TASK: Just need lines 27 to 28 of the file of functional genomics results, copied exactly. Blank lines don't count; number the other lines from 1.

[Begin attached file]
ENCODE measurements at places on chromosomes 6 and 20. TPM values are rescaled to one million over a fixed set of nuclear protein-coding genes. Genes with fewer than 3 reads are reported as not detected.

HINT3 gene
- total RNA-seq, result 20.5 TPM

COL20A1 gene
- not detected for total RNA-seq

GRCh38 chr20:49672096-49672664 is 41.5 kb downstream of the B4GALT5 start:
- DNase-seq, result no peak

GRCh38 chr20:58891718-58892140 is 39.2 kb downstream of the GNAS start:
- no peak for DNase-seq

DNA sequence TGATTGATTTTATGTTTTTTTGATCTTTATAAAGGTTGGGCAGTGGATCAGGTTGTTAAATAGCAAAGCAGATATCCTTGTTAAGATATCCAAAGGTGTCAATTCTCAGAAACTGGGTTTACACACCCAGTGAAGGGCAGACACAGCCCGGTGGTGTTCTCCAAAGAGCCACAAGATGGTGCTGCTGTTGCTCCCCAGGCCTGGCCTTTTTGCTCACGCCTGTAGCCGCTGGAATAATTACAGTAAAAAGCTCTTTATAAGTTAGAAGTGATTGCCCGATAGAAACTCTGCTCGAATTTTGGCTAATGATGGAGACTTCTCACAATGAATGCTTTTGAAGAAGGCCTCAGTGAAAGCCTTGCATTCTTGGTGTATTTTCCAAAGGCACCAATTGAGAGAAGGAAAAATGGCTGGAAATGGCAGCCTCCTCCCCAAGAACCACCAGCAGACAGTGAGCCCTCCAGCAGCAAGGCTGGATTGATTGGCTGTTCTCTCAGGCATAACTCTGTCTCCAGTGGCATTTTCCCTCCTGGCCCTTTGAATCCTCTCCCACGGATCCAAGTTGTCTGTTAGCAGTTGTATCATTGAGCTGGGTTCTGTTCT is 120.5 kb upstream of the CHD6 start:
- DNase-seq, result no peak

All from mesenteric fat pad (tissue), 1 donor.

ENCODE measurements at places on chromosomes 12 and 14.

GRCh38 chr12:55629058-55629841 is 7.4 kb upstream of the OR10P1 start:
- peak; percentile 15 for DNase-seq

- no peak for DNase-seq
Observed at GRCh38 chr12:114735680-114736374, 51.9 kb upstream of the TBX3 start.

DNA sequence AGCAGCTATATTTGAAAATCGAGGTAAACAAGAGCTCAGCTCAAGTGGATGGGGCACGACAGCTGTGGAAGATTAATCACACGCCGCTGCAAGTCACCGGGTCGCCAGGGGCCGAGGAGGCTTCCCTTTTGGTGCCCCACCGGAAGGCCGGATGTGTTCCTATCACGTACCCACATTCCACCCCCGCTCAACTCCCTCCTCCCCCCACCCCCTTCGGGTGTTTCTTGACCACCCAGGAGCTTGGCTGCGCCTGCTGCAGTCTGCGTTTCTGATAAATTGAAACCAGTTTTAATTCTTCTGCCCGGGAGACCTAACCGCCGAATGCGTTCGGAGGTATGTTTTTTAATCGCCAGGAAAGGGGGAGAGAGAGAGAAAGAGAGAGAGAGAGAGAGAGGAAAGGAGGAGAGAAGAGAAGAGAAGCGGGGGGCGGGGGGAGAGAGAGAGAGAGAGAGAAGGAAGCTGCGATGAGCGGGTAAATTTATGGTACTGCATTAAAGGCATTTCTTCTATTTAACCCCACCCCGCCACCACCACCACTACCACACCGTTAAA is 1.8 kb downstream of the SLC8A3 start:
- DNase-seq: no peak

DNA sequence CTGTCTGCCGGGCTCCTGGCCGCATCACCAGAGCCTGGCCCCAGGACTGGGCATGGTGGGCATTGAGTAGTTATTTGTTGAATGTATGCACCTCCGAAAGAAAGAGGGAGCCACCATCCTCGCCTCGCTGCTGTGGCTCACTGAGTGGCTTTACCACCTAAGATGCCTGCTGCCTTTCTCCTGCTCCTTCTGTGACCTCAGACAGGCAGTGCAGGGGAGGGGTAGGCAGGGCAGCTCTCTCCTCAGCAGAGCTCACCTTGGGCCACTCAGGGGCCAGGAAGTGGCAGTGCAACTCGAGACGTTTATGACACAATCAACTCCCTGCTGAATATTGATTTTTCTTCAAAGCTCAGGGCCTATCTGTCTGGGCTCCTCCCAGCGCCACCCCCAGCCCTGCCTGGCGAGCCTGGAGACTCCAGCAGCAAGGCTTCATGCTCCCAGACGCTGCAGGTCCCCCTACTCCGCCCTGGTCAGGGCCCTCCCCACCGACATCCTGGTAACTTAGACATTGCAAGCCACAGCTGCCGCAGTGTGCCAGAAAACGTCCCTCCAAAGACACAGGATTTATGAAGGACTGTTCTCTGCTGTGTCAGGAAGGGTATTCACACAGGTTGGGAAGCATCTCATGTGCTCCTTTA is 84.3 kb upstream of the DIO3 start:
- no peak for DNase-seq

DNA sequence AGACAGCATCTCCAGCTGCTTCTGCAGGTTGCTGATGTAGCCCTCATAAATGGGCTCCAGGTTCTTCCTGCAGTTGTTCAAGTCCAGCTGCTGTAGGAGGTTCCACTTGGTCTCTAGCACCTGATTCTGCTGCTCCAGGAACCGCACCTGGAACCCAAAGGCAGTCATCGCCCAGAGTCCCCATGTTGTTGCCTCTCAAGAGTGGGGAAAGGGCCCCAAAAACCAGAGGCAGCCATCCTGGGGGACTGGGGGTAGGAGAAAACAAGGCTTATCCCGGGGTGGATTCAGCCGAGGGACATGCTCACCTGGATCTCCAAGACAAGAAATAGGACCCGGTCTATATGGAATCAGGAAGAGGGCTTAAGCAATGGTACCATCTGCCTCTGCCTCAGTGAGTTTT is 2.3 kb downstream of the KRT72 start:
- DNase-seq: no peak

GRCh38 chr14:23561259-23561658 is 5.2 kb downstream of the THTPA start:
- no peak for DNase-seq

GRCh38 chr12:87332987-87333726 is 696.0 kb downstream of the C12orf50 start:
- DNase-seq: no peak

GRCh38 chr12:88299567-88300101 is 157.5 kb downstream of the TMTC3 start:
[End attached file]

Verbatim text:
- DNase-seq: no peak

GRCh38 chr12:88299567-88300101 is 157.5 kb downstream of the TMTC3 start: